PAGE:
Sunday, July 25, 2010
118th Warner Family Camp (camp meeting)
“Do you know, Brother Byrum, since enjoying this beautiful spot I have been thinking what a wonderful place this would be for a camp-meeting grounds.”
Noah Byrum describes that June morning in 1891 when he and his companion walked along the railroad tracks headed north toward Grand Rapids, MI. They were actually heading for Lester Lake, a mile and a quarter to the north, expecting to enjoy a day of fishing.
That hike took them through a sixty-acre tract of lumber stretching south from the lake. Making their way to the east side of the lake, they anticipated launching a boat and enjoy the day.
In the midst of the woods, Byrum’s companion, suggested they stop for a while and “enjoy this wonderful music that is being given by these feathered songsters.” Sitting on a log, young Noah Byrum and D. S. Warner watched the first faint lights of the coming day.
The February 25, 1892 Gospel Trumpet carried an editorial announcing the purchase of that sixty-acre tract of lumber. Work days would follow and on June 14 A. B. Palmer preached the opening service of the new Grand Junction Camp Meeting and Warner’s dream became a reality (Byrum/The Book of Noah/132).
Yesterday, I returned home from the 118th annual camp meeting at GJ. It is no longer a national meeting, but I did visit with my German friend from Edmonton, Alberta, CA, Kurt Pudel, and we enjoyed the international aspects of Warner Camp.
I started attending GJ more than 80 years ago. The 60 acres now include 192 acres and a year-round retreat and conference center under the gifted administration of R. A. (Doc) Stevens, my nephew by marriage.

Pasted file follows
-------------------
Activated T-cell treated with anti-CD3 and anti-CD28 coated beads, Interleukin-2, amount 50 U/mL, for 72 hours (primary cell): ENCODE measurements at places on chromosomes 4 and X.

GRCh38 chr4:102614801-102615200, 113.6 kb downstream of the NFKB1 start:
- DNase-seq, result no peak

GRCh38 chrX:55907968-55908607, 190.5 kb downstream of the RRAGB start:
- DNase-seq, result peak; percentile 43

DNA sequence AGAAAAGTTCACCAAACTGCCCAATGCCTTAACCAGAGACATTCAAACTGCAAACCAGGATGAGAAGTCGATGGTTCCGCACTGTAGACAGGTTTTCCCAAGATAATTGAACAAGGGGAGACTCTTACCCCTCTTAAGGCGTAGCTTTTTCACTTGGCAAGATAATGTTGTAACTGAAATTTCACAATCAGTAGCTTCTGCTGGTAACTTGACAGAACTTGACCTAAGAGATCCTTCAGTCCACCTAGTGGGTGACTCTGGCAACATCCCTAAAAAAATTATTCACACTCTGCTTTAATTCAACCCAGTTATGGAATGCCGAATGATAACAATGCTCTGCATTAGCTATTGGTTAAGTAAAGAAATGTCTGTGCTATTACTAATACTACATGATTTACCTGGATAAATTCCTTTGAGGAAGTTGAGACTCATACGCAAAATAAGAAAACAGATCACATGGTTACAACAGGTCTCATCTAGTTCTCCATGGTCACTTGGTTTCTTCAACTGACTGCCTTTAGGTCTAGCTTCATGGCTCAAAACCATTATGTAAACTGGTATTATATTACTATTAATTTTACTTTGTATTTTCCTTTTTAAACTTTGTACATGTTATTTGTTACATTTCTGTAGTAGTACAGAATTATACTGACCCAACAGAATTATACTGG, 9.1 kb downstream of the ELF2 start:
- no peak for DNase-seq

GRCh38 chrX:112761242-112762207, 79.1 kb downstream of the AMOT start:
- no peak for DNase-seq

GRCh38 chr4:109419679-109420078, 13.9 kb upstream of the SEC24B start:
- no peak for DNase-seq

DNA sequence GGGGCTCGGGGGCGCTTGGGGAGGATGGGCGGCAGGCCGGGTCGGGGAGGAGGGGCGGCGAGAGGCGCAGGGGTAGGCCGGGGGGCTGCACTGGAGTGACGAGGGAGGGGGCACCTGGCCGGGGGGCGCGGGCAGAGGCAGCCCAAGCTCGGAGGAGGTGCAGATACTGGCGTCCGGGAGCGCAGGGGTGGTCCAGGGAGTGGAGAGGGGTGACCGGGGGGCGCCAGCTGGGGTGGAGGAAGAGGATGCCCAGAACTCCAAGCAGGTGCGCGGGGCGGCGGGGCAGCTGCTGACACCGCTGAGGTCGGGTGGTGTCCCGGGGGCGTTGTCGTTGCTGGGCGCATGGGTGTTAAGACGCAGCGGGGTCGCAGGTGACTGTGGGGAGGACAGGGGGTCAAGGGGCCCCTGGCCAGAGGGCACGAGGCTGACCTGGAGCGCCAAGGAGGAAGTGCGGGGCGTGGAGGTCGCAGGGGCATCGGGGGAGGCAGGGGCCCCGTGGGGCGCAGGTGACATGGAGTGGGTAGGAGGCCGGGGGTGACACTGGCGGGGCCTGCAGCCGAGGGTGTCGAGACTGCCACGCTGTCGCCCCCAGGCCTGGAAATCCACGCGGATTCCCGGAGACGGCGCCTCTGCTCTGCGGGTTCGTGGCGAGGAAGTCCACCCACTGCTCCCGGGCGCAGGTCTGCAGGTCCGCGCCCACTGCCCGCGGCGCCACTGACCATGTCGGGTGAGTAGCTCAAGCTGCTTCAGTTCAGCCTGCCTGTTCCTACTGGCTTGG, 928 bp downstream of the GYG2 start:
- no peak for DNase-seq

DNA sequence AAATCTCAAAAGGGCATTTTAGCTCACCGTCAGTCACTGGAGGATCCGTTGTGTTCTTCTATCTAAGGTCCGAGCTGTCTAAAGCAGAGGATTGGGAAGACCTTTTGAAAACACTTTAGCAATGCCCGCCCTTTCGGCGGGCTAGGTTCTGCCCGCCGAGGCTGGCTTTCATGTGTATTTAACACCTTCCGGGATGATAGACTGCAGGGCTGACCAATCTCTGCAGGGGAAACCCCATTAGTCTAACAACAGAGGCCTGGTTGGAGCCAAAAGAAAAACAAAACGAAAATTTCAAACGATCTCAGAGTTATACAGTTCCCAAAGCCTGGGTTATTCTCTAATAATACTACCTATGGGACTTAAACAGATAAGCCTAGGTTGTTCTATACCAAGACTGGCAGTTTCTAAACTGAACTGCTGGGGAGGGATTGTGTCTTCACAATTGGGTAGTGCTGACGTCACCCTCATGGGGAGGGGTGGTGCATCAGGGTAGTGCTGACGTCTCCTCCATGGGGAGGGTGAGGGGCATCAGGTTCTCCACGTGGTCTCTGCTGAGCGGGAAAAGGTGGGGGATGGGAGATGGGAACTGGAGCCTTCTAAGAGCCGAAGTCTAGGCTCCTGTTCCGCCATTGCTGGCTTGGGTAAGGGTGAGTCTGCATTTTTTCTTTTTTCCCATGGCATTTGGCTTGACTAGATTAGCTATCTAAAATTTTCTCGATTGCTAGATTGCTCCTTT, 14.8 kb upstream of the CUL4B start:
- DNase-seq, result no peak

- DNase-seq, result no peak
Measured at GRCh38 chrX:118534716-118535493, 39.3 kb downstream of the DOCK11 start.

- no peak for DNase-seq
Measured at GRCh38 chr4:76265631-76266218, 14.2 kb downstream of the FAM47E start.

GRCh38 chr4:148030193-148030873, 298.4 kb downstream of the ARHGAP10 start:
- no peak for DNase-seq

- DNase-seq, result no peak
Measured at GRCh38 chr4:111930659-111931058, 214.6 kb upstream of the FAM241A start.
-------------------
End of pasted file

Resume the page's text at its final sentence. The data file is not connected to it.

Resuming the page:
In one of those earliest encampments, a man walked some 170 miles from Ohio to attend. Secular Historian Larry Massey reports as many as 10,000 attenders at some of those early events. There, I heard evangelists like W. O. Moon, W. T. Wallace, C. Lowry Quinn, H. M. Riggle.
I think it was 1932 when Hershel Rice preached the camp meeting on his honeymoon. A decade later, I had my first love affair there. I met her on the last day and did not see her again until the following year, only to learn she lived just 20 miles distant.
It was there, the three Story boys and I hitchhiked into South Haven (11 miles) and lugged a watermelon back to camp (their mother was a sister to F. G. Smith). It was there I made my initial commitment as a Christian--1939.
For me, Warner Camp holds many memories and life-shaping events, so it comes as no surprise I am still involved. I have served about every elected position available and a few non-elected jobs. Younger people now carry those jobs but we (my wife and I) still work in the Dining Hall as support staff to “Amazing Grace” Selent Ratzlaff.
Ray and Grace Selent pioneered as first resident camp directors. When we returned to MI in 1973, we recognized their calling and gifts and began supporting them and forged an unbreakable friendship.
Services this year averaged a bit under 500, mostly resident campers. The camp did not pay for itself financially, but it paid huge spiritual dividends in people‘s lives. Beyond the changed lives and other benefits, the church discovered a new and gifted evangelist--a relatively unknown pastor from the Midland area named Jeff Eckman. This young man has his head screwed on right!
It was a pleasant surprise to learn that my former parishioner, Dr. Scott Edwards, was helping coordinate youth activities this year. I shall never forget that Sunday when I warned the congregation, “One day you will address this kid as Dr. Scott Edwards!” He stood out at Three Rivers High School and at AU and today he has his own practice as a Clinical Psychologist, but he took a week out to do youth ministries at camp (what a benefit to those kids!).
Someone said Scott was the finest youth president our state ever had. I could enlarge on other youth like Matt Salas, Kelsey Arnett, Jeremy Erskine, and Corey Gothberg (Corey just returned from a New Zealand missions trip). They are Summer Core Staffers from North Avenue church where I attend, but I got to know them at Warner Camp. On the other end of the age spectrum were our Prime Seniors, Dr. Leslie Ratzlaff (95) and wife Grace (90+)
And if I were to tell you of our numerous visitations, friendships et al, there would be no end to this blog--a weekend with Craig/Susan Stace, home from Idaho--or hours of conversation with Rudy and Helmut Holz from the Ukraine via Detroit.
It was a full and blessed week, invigorating to say the least. This is Warner’s World and I am